Latest Posts
  • Power Tips: Reading Installed Software (Part 2)

    In the previous tip we illustrated how powerful Get-ItemProperty is and that you can create an entire software inventory with just one line of code by reading multiple registry locations.

    Today, let’s add two important pieces of information to our software inventory: the scope (was a software installed…

    • 22 Dec 2020
  • Power Tips: Reading Installed Software (Part 1)

    The Get-ItemProperty cmdlet can read registry values in a much more powerful way than most users know. The cmdlet supports multiple registry paths, and it supports wildcards. This way, it takes only a one-liner to read all installed software (plus their uninstall strings) from four registry keys:

    # list…
    • 18 Dec 2020
  • Power Tips: Keeping Windows (and PowerShell) Running

    Depending on your Windows PC energy settings, your machine may go into standby or hibernate after some time even though you might be still running a lengthy script.

    One way to ensure that Windows keeps running while your script is busy is to use the “presentation mode”. There is a tool you can use to…

    • 16 Dec 2020
  • Power Tips: Reading Event Logs (Part 4)

    In the previous tip we encouraged you to deprecate the Get-EventLog cmdlet and instead start using Get-WinEvent – because the latter is more powerful, and because the former is no longer supported in PowerShell 7.

    Querying events via Get-WinEvent requires a hash table as you have seen in the previous…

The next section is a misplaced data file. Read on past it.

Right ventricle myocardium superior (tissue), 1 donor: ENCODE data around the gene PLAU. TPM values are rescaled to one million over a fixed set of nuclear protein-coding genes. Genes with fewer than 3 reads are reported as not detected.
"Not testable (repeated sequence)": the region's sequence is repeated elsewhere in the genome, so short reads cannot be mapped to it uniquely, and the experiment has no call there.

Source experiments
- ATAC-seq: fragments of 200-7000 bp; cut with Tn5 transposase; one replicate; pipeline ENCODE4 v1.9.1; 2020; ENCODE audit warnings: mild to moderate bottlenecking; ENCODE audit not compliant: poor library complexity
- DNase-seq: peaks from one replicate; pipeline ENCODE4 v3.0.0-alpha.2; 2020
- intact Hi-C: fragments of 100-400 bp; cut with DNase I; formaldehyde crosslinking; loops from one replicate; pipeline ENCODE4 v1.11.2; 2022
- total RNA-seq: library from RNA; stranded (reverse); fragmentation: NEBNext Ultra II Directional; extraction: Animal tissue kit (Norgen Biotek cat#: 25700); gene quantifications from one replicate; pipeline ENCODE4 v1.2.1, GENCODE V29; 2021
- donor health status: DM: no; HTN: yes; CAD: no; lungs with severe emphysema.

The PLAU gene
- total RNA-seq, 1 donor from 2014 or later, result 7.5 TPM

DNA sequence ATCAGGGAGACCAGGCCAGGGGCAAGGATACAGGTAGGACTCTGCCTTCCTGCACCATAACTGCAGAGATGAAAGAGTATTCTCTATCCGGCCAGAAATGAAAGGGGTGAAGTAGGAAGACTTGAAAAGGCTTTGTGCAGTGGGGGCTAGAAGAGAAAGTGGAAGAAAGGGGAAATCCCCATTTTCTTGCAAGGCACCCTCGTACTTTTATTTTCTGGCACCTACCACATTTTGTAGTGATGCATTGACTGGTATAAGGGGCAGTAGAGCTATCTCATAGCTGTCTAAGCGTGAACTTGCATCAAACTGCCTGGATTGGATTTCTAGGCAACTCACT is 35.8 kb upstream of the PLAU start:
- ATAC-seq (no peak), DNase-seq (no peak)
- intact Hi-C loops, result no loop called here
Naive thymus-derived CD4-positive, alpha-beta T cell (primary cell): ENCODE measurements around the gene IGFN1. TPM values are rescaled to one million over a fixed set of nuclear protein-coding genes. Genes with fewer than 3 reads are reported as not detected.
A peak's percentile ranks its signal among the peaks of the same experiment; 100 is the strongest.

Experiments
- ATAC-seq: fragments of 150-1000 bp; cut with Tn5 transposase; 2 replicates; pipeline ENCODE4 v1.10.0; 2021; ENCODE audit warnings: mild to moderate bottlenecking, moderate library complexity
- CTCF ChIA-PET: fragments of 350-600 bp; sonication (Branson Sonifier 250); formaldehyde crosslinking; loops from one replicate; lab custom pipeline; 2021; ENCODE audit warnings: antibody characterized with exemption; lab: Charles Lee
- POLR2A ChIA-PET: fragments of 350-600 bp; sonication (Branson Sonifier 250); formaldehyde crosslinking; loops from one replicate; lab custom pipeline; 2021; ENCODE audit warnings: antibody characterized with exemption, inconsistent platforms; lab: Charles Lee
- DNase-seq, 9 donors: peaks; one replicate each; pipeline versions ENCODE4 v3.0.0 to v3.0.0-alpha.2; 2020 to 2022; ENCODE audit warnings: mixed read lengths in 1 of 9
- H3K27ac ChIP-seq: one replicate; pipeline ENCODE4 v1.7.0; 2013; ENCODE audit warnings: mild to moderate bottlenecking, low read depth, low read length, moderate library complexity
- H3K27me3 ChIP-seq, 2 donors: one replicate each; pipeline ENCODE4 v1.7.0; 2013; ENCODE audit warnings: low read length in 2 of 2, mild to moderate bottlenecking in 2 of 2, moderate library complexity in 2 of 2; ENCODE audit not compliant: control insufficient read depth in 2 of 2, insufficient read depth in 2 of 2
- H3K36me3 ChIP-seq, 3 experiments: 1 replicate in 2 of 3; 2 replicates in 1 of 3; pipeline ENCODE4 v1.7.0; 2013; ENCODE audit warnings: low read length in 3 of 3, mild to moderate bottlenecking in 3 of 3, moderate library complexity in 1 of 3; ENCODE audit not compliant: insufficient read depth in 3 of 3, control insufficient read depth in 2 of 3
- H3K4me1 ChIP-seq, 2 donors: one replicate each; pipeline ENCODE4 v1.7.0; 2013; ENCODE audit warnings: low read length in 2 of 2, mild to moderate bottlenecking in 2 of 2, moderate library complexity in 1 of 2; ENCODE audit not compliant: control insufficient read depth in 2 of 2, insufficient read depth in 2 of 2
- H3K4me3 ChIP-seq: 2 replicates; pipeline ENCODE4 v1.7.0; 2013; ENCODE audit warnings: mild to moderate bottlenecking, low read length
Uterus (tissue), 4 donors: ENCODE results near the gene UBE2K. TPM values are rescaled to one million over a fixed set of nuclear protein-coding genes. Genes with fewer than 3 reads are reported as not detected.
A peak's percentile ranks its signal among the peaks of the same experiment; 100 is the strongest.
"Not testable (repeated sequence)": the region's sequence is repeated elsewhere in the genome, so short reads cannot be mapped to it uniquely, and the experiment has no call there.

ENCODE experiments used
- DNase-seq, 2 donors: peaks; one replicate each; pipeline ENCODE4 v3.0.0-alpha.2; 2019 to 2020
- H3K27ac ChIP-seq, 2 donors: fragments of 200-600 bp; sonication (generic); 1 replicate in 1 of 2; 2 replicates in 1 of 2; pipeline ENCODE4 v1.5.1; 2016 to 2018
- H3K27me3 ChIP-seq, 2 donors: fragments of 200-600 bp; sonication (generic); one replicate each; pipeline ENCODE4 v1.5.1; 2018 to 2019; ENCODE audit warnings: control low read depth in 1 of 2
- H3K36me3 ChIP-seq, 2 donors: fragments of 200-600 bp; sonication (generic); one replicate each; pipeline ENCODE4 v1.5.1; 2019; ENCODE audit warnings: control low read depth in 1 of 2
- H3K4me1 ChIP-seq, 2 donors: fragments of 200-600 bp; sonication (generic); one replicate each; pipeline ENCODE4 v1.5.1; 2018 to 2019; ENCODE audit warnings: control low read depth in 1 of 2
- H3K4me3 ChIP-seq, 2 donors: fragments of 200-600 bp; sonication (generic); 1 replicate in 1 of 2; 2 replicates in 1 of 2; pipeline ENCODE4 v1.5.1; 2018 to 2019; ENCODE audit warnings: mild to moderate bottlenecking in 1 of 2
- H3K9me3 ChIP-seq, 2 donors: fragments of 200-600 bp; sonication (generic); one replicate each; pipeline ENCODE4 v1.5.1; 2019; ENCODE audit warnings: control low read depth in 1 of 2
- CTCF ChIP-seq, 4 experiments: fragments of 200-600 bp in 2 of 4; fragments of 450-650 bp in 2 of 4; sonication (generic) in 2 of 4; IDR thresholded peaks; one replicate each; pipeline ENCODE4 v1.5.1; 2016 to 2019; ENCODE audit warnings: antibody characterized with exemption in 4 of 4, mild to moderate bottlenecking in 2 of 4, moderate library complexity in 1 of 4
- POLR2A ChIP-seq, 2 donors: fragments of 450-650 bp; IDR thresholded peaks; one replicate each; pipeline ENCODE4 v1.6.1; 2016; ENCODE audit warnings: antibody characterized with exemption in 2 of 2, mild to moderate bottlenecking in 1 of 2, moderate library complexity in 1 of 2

• 14 Dec 2020
  • Power Tips: Reading Event Logs (Part 3)

    In the previous tip we encouraged you to deprecate the Get-EventLog cmdlet and instead start using Get-WinEvent – because the latter is more powerful, and because the former is no longer supported in PowerShell 7.

    One of the advantages of Get-WinEvent over Get-EventLog is its ability to read all…

    • 10 Dec 2020
  • Power Tips: Reading Event Logs (Part 2)

    In the previous tip we encouraged you to deprecate the Get-EventLog cmdlet and instead start using Get-WinEvent – because the latter is more powerful, and because the former is no longer supported in PowerShell 7.

    Let’s practice once more how to translate a Get-EventLog statement to Get-WinEvent…

    • 8 Dec 2020
  • Power Tips: Reading Event Logs (Part 1)

    In Windows, there are a number of event logs like “System” and “Application”, and in Windows PowerShell, it is simple to retrieve event entries from these logs using Get-EventLog. This one-liner returns the latest five error events from your System event log:

     
    PS> Get-EventL…
    • 4 Dec 2020
  • Power Tips: Reading Last Logged-On User and Other Registry Values

    Reading some registry values with PowerShell is typically a snap: simply use Get-ItemProperty. This snippet of code reads the Windows operating system details, for example:

    $Path = "HKLM:\SOFTWARE\Microsoft\Windows NT\CurrentVersion"
    
    Get-ItemProperty -Path $Path |
    Select-Object -Property 
    • 2 Dec 2020
  • Power Tips: Constant Functions

    In PowerShell, you can write-protect functions. When you do, a function cannot be changed, overwritten or removed anymore during a running PowerShell session. While there may be no apparent use case for this, here is the technique:

    $code = 
    {
        param
        (
            [string]
            [Parameter(Manda…
    • 30 Nov 2020
  • Power Tips: Suppressing Errors

    With cmdlets, suppressing errors seems easy: simply add the –ErrorAction Ignore parameter.

    However, it turns out that this doesn’t suppress all errors. It only suppresses errors that the cmdlet chose to handle. Especially security-related exceptions still show.

    If you want to suppress all…

    • 26 Nov 2020